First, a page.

Have you ever wanted to call BS on something you’ve seen online? For most of us the answer is a resounding yes. That’s why Errol Hula is building a system that allows users to mark whether information on social media is accurate or not.
His application, called NOBL, includes a BS button which users can click on if they see something online that they know is not true. They can also add external links to posts to prove that material is false.
Errol says that by aggregating all this information the system can display which posts can be trusted and whether a user is trustworthy or not. He believes that this will solve the problem of identifying misinformation online, while still allowing people the freedom to speak their minds.
“We won’t get rid of loud voices but what we’ll hopefully do is be able to, rather than just shouting at one another, hopefully have more reasoned discussions,” he says.
Errol tells CoinGeek’s Charles Miller that the other issue he aims to tackle is the lack of privacy in social media. Instead of making money from harvesting user data and selling it on to third parties, as so many leading technology companies do currently, NOBL will use a micropayment system.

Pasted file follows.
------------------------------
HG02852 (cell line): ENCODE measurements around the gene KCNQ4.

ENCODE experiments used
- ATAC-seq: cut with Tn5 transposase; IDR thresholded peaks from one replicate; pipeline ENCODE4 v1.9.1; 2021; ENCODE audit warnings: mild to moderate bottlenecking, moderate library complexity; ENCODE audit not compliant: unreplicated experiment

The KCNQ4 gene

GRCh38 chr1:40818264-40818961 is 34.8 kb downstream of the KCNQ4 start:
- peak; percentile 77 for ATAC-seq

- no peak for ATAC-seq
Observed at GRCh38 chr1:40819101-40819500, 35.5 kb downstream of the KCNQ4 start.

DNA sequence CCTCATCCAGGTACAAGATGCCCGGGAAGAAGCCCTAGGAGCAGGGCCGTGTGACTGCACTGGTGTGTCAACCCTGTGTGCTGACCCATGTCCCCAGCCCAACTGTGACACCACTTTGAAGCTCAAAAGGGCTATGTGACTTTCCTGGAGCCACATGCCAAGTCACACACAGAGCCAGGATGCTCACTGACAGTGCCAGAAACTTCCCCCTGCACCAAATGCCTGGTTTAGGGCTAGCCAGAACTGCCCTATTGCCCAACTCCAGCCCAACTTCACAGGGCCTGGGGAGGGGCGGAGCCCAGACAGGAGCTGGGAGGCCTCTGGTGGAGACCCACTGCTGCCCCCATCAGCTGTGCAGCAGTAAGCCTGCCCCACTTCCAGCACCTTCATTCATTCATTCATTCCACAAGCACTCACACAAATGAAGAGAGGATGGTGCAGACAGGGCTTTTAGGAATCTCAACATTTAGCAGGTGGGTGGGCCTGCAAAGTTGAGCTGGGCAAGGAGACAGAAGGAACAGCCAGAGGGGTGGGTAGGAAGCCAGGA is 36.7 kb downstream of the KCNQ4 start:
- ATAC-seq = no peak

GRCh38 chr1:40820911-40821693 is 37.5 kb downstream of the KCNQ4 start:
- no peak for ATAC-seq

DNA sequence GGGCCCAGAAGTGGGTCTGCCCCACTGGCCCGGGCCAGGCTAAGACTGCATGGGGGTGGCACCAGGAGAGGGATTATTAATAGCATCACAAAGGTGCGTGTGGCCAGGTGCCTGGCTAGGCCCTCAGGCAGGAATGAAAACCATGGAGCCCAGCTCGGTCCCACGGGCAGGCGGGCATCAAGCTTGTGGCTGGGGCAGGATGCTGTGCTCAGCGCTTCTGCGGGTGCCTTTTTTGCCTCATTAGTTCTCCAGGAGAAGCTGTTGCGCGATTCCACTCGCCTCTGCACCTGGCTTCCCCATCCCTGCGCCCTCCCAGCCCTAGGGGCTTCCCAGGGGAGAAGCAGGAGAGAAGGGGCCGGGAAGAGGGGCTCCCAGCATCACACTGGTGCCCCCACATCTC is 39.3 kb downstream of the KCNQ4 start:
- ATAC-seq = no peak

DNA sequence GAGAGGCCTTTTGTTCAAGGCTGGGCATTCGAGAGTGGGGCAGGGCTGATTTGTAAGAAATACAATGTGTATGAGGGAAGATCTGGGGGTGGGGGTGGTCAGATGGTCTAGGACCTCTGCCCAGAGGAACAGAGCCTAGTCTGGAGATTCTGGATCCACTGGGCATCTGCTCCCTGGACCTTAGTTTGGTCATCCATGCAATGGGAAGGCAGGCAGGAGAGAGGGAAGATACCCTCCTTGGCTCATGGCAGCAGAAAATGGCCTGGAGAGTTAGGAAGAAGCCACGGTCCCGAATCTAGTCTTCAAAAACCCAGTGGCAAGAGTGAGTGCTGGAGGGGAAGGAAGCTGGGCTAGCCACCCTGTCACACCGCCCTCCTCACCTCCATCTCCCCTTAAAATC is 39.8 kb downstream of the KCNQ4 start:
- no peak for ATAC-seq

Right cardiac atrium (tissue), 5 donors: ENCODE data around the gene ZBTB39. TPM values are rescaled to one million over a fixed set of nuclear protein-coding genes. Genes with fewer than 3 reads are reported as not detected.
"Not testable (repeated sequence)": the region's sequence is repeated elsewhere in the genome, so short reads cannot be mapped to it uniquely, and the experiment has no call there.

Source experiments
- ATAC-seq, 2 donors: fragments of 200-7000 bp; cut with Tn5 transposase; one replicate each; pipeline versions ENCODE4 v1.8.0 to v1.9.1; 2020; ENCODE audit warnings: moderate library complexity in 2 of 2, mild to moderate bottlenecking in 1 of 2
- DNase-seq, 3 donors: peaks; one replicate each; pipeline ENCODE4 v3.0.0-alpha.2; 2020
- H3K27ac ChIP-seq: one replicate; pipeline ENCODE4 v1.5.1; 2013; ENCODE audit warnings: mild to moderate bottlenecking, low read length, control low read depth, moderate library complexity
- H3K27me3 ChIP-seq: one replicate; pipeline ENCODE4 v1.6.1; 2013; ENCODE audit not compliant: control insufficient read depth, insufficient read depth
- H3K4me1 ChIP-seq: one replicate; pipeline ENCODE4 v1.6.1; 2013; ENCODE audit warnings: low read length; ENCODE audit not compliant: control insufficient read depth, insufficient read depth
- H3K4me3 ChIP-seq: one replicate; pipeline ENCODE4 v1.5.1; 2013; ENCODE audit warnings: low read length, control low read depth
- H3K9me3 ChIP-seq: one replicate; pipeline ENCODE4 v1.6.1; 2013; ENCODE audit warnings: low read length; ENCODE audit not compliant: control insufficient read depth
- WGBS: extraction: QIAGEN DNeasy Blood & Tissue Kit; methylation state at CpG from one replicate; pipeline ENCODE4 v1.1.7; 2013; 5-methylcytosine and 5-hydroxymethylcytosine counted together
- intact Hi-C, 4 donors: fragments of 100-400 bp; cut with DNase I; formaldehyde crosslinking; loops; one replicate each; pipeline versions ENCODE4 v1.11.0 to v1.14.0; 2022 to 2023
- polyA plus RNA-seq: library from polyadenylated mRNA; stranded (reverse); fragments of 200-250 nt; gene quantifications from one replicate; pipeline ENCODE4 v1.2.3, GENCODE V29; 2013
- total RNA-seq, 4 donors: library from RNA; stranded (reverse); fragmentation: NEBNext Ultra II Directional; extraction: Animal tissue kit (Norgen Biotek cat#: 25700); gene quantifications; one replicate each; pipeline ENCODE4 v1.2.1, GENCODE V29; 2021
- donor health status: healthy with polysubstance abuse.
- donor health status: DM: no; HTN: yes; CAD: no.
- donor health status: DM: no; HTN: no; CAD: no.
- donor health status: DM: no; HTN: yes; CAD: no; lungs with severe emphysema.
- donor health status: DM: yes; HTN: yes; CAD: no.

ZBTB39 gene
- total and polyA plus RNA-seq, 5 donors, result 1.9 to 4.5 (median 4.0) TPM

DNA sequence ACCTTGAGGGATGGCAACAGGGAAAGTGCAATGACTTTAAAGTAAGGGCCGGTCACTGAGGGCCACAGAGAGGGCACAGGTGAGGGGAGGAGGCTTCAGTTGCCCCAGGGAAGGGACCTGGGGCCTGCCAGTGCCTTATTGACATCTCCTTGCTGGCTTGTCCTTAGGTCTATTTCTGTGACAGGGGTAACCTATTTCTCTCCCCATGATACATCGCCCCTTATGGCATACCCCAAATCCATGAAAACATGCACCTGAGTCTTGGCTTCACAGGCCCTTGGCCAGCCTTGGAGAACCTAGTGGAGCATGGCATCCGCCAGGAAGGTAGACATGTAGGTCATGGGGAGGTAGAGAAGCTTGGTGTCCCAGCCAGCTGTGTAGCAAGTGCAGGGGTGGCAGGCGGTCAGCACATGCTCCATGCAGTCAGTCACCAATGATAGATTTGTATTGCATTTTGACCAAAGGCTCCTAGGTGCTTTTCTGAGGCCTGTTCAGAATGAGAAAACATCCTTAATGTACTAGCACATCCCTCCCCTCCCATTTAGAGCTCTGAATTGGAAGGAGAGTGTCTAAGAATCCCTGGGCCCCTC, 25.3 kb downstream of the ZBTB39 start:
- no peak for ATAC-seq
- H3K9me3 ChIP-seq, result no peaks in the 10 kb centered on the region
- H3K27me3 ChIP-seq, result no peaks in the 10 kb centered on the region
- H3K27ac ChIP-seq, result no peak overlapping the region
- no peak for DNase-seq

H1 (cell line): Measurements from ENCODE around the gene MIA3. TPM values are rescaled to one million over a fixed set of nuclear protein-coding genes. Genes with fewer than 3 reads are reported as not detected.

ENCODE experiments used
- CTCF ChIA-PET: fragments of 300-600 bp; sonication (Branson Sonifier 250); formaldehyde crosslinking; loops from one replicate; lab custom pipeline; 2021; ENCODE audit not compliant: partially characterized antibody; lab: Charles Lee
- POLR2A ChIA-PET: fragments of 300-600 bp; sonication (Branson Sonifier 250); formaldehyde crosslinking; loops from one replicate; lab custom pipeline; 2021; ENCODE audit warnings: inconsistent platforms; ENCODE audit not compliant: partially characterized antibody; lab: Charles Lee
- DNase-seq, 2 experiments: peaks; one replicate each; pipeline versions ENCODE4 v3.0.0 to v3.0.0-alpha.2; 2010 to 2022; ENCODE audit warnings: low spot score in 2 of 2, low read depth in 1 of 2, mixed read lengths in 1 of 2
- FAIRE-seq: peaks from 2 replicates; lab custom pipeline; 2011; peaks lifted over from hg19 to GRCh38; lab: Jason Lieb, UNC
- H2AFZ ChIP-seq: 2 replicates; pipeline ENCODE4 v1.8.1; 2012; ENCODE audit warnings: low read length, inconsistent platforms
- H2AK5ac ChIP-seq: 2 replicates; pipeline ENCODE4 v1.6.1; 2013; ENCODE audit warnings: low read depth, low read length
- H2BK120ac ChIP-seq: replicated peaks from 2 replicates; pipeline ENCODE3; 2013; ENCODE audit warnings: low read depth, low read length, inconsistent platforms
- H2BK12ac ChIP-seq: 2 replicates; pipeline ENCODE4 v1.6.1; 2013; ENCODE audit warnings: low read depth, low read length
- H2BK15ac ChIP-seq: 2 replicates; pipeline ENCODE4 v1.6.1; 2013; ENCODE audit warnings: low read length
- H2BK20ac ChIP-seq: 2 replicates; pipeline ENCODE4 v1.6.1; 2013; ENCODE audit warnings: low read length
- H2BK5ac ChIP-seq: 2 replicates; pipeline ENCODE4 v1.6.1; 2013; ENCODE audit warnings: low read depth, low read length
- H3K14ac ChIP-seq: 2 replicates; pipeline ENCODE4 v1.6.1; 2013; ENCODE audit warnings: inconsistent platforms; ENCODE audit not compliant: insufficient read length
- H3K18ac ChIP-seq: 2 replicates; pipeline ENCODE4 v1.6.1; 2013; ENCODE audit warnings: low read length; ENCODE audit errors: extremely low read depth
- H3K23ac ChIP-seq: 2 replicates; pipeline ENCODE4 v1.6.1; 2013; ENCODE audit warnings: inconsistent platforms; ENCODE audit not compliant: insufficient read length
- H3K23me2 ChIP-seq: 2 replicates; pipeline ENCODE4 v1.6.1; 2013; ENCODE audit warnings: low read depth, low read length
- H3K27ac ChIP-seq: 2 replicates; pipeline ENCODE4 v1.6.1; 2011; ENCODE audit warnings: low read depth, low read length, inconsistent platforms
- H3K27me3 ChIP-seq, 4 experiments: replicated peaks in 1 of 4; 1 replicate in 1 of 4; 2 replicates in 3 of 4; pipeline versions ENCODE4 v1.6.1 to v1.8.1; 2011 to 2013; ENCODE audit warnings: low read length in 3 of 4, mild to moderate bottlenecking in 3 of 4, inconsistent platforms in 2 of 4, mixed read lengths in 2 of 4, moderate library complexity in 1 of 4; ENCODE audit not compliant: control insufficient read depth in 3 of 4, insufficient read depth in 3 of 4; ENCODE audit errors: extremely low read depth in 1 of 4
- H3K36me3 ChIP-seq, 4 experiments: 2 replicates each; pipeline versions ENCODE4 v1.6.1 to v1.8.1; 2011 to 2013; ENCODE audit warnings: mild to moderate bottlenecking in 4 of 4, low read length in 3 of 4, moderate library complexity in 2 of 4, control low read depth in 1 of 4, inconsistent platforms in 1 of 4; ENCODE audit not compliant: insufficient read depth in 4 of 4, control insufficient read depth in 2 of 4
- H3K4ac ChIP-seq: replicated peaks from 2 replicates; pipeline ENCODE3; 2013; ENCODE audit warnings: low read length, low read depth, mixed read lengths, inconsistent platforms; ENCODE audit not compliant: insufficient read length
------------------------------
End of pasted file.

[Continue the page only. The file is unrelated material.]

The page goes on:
This will allow users to monetise content where they see fit and allow readers to tip writers or posts that they find interesting. “The goal is to generate enough revenue from the subscriptions and the tipping and that micro economy that it can actually fund the free use for others.”
Users will also be able to control their newsfeeds by adjusting a slider, which Errol calls ‘the BS filter,’ meaning people can choose what they see online rather than being at the mercy of whatever algorithm is put in place by social media companies.
Errol explains that he was motivated to build NOBL to solve real world problems, such as the proliferation of fake news online and the concentration of power that Big Tech currently enjoys.
The impact that these issues are having on democratic society became increasingly evident in the Donald Trump era, with the former President banned from Twitter for spreading misinformation about the 2020 U.S. presidential election and the part his tweets played in the 2021 United States Capitol attack.
Errol hopes to transform the future of social media by harnessing the power of Bitcoin SV, but he stresses that the digital asset will be just the ‘plumbing’ that underpins the product and not the main attraction.
“The fact that it uses Bitcoin SV is not going to influence whether someone is interested or not. If it’s a product that’s going to succeed because it solves a problem, investment will follow,” he says.
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